MacPherson’s with HHD tenors and a CPc bass

I done be getting tired of typing Henderson Harmonic Deluxe (HHD). So, I thought the Ezee tenors from the previous post were kinda hard to tune together. I probably don’t have them set exactly the same, but, tedious nonetheless. So, back in went the HHD tenors but I wanted to try a less, how shall we say, “ominous?” bass than the Crozier glass so in went the Canning polycarbonate (CPc) tongue bass reed. I think it’s a good sound. The first 3 tunes below were sight read as I haven’t memorized them yet, the remainder are up in my brain somewhere. Chanter tuning was in and out on F and C, my bad. Also found a new piece of software called MP3 Trimmer which is awesome! Trim MP3’s without reencoding them, how sweet is that? If you haven’t yet, you need to buy Gordon Duncan’s Tunes and A Few Tunes – And Mair. These are great music books, the best I’ve bought since Philharmonic, which you should buy too if you haven’t already (which Murray Blair doesn’t seem to sell direct so just pick it up from your local supplier). Also note, I’m going to try and start putting composer’s names in () so if you know one leave a comment please!

Angus MacKenzie of Dumbarton (Wm. McKelvie) and Caber Feidh (jig)

The Flying Scotsman (David Barnes), Brain Fart (my brain), Fleshmarket Close (Michael Grey), The Korgi (John Walsh)

Kate Martin’s Waltz, P.M. Donald MacLeod, Hen’s March

Of course, I’m using a Colin Kyo chanter as usual!

EDIT: The version of Fleshmarket Close I played was from sheet music from my days at Lyon College. Went over to check out Michael Grey’s blog and he recently released the book that contains the tune, which can be found here. Awesome, Michael you’re the bomb!

6 thoughts on “MacPherson’s with HHD tenors and a CPc bass

  1. Pitch control? What do you mean? The low A is sharp on the MacPherson chanter and I hate taping low A unless every other note is taped too. I was going to record the MacPherson chanter last night, but it was just going to take longer to tune than the amount of time I had before bed.

  2. I’ve been “lurking about” on your blog for some time now and have always enjoyed your posts, your piping, videos, and pics. I have refrained from comment until now, but wanted to jump in and tell you how impressed I am with your MacPhersons. [Bit jealous…mine are still a couple of months out…I’ll share pics when they arrive, if you’re interested…fully combed & beaded, with custom, hand-engraved ANODIZED BRASS (done by David Davidse), with Boxwood mounts, bushings, and bulb…] Anyway, I primarily play an old (i.e., 1970’s) Naill chanter, a MacLellan Gael (both ABW), or a CK Laminate. So, my question is, how does the MacPherson chanter “feel” compared to other chanters? Finger spacing, crispness of holes, etc….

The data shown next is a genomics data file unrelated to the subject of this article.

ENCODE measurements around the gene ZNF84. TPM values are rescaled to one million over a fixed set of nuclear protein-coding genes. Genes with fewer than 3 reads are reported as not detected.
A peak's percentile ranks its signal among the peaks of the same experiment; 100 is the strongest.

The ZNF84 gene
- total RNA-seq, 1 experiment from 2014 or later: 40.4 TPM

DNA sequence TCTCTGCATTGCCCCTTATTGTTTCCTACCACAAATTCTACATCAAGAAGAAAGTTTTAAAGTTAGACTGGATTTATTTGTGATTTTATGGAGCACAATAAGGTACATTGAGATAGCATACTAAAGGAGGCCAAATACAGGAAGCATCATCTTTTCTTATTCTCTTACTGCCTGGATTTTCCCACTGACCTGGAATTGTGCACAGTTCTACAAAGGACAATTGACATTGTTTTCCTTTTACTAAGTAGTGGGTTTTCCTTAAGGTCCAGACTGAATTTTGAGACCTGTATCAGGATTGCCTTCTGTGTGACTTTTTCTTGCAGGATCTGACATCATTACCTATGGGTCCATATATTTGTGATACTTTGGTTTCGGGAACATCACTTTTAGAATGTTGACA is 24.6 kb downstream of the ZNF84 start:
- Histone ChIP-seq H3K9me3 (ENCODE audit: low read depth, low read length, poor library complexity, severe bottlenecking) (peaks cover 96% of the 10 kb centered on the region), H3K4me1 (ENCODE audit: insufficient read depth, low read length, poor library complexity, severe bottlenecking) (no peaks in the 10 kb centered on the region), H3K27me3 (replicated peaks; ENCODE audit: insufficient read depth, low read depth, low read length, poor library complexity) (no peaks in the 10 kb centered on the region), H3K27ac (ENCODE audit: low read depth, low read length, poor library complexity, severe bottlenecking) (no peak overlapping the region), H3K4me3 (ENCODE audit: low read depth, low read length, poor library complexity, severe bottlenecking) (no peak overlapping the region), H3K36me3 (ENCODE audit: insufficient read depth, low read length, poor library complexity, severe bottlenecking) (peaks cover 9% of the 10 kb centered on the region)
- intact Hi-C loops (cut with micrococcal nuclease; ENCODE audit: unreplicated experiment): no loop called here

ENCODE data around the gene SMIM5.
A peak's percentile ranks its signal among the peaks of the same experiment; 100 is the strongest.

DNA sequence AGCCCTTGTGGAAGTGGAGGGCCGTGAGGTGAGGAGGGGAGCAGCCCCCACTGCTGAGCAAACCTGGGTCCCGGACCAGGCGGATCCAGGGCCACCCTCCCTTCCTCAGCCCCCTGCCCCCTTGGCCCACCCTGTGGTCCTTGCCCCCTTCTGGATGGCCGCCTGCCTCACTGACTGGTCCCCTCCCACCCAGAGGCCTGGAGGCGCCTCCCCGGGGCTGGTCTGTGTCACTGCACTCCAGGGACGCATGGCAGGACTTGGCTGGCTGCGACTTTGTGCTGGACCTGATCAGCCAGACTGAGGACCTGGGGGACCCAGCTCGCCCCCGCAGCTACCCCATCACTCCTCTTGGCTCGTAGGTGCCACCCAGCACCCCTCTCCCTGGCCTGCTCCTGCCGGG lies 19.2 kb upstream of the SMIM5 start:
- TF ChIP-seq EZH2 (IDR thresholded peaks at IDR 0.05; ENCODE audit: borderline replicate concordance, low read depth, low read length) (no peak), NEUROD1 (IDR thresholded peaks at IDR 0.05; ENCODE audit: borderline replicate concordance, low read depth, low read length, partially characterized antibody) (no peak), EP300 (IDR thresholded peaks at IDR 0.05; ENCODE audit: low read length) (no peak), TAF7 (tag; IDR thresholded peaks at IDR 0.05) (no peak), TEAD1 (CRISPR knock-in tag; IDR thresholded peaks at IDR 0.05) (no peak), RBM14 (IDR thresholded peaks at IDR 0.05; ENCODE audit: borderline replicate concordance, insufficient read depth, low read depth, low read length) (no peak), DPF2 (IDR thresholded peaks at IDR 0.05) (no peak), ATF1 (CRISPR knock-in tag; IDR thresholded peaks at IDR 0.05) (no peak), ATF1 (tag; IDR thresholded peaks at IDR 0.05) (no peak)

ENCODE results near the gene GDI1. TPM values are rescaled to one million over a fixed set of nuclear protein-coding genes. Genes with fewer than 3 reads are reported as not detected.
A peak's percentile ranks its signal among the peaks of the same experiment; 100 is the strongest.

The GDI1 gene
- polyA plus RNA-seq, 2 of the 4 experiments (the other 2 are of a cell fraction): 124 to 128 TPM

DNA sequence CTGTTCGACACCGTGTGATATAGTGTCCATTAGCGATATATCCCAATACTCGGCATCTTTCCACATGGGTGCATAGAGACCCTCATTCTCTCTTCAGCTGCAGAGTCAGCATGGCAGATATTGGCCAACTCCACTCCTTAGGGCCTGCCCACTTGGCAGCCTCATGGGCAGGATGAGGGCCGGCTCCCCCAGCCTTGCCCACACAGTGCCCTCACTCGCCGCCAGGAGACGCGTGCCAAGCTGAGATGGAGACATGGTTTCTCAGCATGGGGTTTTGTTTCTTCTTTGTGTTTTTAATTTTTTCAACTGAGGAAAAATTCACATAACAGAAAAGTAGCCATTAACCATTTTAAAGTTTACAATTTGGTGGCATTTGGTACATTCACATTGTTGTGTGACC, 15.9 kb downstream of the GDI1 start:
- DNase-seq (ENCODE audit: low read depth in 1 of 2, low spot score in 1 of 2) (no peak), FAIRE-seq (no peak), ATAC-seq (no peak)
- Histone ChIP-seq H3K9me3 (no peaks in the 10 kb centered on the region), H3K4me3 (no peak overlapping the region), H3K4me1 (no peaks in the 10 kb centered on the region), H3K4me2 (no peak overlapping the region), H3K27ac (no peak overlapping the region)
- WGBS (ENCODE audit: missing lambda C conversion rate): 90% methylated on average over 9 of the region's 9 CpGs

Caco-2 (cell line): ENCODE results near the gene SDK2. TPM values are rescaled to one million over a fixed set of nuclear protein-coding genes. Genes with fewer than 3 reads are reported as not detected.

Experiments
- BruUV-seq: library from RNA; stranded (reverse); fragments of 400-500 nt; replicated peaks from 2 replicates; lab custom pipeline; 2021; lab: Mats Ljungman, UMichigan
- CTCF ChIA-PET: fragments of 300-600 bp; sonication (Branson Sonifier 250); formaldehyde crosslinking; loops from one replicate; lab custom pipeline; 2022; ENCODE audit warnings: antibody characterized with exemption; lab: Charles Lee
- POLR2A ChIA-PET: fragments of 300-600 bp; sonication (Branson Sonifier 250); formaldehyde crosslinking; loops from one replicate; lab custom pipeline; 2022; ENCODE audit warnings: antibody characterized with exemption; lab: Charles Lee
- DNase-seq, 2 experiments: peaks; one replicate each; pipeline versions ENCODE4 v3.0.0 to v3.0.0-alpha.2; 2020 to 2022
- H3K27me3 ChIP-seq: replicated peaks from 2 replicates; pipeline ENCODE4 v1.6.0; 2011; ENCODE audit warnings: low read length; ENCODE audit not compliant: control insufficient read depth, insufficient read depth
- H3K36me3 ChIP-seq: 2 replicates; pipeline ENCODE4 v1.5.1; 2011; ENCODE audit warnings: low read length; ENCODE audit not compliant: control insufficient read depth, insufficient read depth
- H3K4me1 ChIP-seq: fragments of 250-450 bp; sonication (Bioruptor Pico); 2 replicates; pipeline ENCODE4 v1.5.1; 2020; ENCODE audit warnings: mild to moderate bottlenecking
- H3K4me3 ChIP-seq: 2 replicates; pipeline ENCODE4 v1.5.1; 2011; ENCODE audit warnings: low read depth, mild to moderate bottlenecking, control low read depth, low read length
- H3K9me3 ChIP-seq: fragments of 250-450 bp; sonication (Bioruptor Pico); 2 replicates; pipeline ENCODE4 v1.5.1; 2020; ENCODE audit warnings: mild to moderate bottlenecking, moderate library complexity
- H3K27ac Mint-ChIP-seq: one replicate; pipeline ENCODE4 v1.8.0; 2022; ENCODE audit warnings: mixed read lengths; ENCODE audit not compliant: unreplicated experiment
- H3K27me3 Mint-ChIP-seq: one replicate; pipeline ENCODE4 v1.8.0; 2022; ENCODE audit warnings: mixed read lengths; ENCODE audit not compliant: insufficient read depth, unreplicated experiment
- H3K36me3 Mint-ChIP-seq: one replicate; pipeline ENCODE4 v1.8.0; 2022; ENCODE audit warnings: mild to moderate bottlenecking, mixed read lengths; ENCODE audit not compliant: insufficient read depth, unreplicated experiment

Thanks, Patrick! Please keep up the great work!

  3. The MacPherson chanter is quite similar to the other chanters you listed in finger spacing. Not sure on the crispness, I want to say ‘soft’ but I’m not home to feel. I think the low A is a little sharp; of course, I’d rather tape than have the hole farther down. I might check to make sure the low G isn’t sharp because taping the tone holes will bring the low A down too. Pitches consistently around 476 Hz. It’s a decent chanter and would work well even for beginners as all the notes are quite close, only needing small corrections to get everything spot on. I haven’t tried any of my ‘best’ reeds yet as they’re all seated and tuned in other chanters, hence my use of the Kyo chanter. So far the tone has been kind of soft, but I’m also stuck with using easier reeds that are slightly past their prime. I’ve got some new reeds coming in so I’ll dedicate one of them to the MacPherson chanter in hopes of giving it a proper run through and test. It’ll need a bit of beefing up to match these drones the way I have them set.

    Please do share pictures when you get your’s in. The brass with the boxwood sounds like a unique and cool combination, certainly something I’ve not seen before.

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